Foreign poachers devise sophisticated strategies
By Judith Sibanda
FOREIGN poaching syndicates have continued to wreck havoc in the national park reserves mainly in Hwange region, amid fears by conservationists that the illegal game hunters are becoming more sophisticated as the appetite for elephant ivory keeps surging.
This is despite 3 981 arrests and 64 gun downs for both foreign and local poachers over the recent years according to Zimbabwe Parks and Wildlife Management Authority (Zimparks) public relations officer Tinashe Farawo.
Hwange area veteran environmental conservationist Trevor Lane of Bhejane Trust said the dominant poachers were from Zambia who has devised sophisticated means of poaching and to invade law enforcement agents.
“They cross into Zimbabwe at night with a plan to shoot, chop out the tusk and head back straight back out-basically a hit and run tactic now used by the Zambians due to the losses they have suffered from parks patrols…they also wear shoes that have plastic fur glued to the bottom for anti tracking,” Lane explained.
“These are commercial poachers and Zambians are pretty bad because they link up with Zimbabweans, Tswanas and even Namibians. They have got their gang that they are operating with as kingpins. What they also do now is that, they cross here (Zimbabwe) to Botswana (Chobe national park) to poach there and head back.”
Lane has had several encounters with poachers who confess, one of was shot late last year while two others escaped and is awaiting trial at Khami prison in Bulawayo.
Elephant ivory is said to be at high demand in Chinese and Asian markets for medical purposes and as artefact.
Zimbabwe is the second largest elephants breeder after Botswana which has an estimated elephant population of 150 000.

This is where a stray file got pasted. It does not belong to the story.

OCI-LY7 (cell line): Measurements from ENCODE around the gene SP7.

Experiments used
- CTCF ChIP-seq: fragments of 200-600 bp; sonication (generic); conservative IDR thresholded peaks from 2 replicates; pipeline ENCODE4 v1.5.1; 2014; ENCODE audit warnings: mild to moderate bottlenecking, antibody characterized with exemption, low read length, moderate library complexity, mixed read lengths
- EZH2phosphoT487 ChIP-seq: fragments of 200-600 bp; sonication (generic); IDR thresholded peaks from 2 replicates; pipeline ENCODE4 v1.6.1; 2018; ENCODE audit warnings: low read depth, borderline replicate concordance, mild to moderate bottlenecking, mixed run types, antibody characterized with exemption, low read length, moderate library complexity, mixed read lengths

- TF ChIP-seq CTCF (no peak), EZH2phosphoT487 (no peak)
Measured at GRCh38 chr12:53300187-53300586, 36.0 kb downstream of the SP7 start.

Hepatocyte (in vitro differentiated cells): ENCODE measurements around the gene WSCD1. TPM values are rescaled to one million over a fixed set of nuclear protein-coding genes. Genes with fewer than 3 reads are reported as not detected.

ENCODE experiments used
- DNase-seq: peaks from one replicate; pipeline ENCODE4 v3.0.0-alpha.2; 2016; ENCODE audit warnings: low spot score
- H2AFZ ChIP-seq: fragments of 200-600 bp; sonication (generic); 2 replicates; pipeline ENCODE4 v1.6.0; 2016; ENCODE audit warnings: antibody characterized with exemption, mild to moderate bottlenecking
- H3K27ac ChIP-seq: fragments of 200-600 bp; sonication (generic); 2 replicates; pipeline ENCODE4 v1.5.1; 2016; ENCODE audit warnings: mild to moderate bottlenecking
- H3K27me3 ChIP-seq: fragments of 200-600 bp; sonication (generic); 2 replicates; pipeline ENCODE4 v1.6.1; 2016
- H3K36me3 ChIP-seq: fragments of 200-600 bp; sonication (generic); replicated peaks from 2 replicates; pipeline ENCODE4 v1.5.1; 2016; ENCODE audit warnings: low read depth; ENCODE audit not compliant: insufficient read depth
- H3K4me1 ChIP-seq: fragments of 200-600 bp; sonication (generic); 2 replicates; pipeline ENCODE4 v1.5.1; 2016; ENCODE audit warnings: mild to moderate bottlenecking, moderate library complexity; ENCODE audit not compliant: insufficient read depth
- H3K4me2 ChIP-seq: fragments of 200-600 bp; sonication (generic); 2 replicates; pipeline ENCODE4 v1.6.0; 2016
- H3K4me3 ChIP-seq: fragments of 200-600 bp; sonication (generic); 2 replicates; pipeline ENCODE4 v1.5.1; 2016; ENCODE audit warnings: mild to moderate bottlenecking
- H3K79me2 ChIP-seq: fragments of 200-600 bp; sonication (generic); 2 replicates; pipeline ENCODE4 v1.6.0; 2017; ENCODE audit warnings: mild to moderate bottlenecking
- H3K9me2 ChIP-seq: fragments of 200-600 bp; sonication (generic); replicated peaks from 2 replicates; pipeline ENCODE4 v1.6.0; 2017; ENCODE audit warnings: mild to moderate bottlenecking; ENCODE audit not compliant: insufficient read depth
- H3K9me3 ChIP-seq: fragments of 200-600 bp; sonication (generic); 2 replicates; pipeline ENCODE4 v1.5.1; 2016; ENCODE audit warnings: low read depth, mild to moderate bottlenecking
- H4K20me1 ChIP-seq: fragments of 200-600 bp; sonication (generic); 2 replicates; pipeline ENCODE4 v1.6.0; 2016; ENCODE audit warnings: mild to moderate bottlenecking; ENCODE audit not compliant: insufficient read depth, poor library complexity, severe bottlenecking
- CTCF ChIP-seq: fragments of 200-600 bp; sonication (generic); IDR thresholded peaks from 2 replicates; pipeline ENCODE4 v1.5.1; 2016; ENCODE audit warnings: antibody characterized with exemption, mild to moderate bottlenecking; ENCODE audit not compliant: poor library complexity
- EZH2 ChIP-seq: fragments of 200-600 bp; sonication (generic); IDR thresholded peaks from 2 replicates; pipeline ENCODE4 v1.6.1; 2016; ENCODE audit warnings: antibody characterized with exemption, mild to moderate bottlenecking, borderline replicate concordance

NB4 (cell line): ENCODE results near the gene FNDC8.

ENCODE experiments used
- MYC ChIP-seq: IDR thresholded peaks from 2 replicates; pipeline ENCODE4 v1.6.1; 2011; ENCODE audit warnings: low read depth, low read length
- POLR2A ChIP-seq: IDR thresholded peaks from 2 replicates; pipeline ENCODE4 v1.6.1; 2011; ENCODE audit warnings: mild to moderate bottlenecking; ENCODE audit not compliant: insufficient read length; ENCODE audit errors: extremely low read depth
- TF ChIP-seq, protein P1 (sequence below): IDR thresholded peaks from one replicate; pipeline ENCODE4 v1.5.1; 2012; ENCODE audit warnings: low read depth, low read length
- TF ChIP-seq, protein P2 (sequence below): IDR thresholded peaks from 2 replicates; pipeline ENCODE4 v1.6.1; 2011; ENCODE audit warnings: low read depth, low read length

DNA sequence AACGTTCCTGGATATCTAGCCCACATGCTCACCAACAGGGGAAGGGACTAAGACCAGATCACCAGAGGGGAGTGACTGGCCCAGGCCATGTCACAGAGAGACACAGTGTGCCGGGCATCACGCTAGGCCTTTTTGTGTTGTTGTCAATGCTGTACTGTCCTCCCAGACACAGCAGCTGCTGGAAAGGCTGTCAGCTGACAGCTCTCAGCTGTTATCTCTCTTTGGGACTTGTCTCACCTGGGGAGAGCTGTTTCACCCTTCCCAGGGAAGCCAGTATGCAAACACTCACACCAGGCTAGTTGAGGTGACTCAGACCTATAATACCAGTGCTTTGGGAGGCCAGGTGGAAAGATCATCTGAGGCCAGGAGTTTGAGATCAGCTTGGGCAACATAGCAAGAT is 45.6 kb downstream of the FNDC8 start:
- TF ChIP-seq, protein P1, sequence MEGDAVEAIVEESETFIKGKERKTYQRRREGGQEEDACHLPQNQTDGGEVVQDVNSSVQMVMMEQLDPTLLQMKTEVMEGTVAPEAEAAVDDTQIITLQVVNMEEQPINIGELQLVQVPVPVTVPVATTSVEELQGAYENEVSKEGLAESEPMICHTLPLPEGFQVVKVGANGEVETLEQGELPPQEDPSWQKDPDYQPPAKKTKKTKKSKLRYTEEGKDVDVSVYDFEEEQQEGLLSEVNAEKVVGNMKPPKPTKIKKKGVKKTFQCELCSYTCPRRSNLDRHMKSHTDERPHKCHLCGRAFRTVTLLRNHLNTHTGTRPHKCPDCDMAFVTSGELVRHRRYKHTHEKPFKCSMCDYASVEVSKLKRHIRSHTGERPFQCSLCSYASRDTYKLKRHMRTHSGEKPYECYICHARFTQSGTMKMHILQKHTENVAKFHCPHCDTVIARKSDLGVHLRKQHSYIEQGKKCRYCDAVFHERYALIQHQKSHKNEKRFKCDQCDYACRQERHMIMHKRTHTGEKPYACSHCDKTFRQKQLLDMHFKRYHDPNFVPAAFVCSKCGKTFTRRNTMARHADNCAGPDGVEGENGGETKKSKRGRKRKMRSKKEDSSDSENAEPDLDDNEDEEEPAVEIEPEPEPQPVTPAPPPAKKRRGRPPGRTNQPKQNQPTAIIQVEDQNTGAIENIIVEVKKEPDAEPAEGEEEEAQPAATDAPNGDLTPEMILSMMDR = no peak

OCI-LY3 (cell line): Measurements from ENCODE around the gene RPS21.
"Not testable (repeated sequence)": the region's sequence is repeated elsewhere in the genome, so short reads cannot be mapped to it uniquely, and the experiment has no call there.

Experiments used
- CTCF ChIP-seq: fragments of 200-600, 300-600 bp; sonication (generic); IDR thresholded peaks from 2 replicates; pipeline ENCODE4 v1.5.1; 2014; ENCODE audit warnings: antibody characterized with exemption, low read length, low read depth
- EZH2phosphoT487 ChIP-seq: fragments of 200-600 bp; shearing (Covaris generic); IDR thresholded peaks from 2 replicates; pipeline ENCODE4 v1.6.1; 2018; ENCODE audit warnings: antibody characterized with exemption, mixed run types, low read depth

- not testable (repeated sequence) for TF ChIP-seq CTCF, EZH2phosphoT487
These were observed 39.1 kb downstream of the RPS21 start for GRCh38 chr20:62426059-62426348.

Farawo said poaching syndicates according to statistics wreck havoc more in South West Matabeleland province mainly in Hwange national park where 706 elephants have been killed in the period between 2013 and 2018.
“376 foreigners have been arrested over these past few years. The highest number was in 2015 with 129 arrests and 98 in 2014 while in 2018, we only had four including Chinese and Zambians,” he said.
“About 23 foreign poachers have been killed under that period and the highest number of shooting was in 2016 which claimed 9.
“Generally from 2012 till last year, we have had 176 armed contacts with poachers, and the highest was in 2016, where we had 35 and we had 9 armed contacts.
“For locals, 40 poachers have been killed while 3 605 convicted. 2015 had the highest number of 1 354, these are statistics for endangered species like elephants, pangolin and rhino,” he said.
Farawo added that Zimparks had managed to recover more than 3 000 kilograms of ivory with 2018 being the highest where 1 000 kilograms of tusks were seized together with bullet guns.
“The trend is continuing, we have busted about 40 syndicates this year and we have recovered 161 rifles and 2 369 rounds of ammunition.”
A former Victoria Falls mayor Sifiso Mpofu is on remand after he was allegedly found with eleven tusks at his Mkhosana house last week while seven Chinese are also on remand in Hwange after being found in possession of 20,89 kg semi processed rhino horns with a street value of $1,8 million
“One of the reasons we seem to be winning against poaching is that we have intensified our poaching patrols including joint patrols within the region in the Transfrontier Conservation Areas and Kavango-Zambezi Tranfrontier Conservation Area ( KAZA TFCA) where animals are able to move freely in corridors.”
Kaza Tfca region includes Angola, Zimbabwe, Zambia, Botswana and Zambia.
Farawo added that they had also increased local patrols with other state security agencies while frequently conducting refresher courses for rangers in information gathering and weapon handling and community education about wildlife importance.
“Communities must see elephants as an economic and infrastructure opportunity and job creation because, we as a country believe in sustainable utilisation of resources.”
Zimbabwe has four main elephant’s ranches which are South West Matabelaland, South East Lowveld, Mid Zambezi and Sebungwe.